Phytoremediation is a collective term for various ways of decontaminating contaminated soil, water and air with the help of plants. In phytoremediation, different plants’ abilities to extract, stabilise or degrade pollutants are utilized.
There are a significant number of studies showing that plants can extract and accumulate PFAS. Perfluorinated carboxylic acids (e.g. PFOA) with 3-11 carbons and perfluorinated sulfonic acids (e.g. PFOS) with 4-10 carbons are the compounds that have been studied most frequently. The distribution of PFAS in plants has also been shown to relate to chain length. Long-chain PFAS accumulate mainly in roots, while short-chain ones have a greater tendency to be transported upwards in parts of the plant above ground.
Within LIFE SOuRCE, phytoremediation will be used at the Swedish site (Hovgården) for reducing the levels of PFAS remaining in the water treated with SAFF even further. The content of PFAS in the treated water consists almost exclusively of short-chain PFASs. Salix, which is a fast-growing species of willow, has shown great potential as phytoextractor for shorter chained PFAS, and is already a known phytoremediation technique for reducing nutrients and metals in leachates and groundwater from/at landfills.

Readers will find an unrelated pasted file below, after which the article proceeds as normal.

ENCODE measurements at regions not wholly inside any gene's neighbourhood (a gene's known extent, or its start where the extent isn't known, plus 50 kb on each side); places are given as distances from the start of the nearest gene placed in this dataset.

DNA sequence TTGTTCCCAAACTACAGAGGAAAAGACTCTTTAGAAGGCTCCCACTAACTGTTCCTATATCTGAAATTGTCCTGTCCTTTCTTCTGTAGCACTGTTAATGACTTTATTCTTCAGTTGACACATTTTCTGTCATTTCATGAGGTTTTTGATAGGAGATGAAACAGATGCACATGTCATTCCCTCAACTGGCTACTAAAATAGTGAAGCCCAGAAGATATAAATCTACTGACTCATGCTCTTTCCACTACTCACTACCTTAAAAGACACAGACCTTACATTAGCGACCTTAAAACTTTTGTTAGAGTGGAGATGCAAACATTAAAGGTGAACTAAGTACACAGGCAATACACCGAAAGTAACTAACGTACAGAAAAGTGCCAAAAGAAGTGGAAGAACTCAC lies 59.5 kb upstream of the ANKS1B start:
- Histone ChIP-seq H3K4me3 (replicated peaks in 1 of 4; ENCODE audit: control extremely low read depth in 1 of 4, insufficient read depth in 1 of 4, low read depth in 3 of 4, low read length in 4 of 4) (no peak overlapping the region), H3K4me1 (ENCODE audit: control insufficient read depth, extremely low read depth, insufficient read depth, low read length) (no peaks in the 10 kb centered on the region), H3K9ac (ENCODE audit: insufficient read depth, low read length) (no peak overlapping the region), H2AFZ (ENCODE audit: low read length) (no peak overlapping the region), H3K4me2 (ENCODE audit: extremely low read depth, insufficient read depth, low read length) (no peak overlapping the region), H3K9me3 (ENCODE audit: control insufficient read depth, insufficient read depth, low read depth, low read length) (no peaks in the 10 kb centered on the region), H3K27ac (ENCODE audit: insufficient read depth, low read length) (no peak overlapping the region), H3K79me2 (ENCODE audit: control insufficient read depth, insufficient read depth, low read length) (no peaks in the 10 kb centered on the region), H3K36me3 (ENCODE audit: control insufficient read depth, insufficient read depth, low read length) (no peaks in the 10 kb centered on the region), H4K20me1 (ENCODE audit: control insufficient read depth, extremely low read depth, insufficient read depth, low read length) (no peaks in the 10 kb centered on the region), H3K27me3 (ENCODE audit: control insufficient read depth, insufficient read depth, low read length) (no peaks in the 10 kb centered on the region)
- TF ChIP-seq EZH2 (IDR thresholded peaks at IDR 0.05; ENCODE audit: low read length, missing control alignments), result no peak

A pilot-scale phytoremediation system using different types of salix clones will be tested using water treated with SAFF. The removal and uptake of PFAS will be tested in multiple 1 m2 pilot scale phytoremediation systems. Measurements will include growth of roots and shoots, water consumption and distribution and levels of PFAS in the different plant tissues. It is expected that the concentration of PFAS in water after phytoremediation will be well below the drinking water directive limits.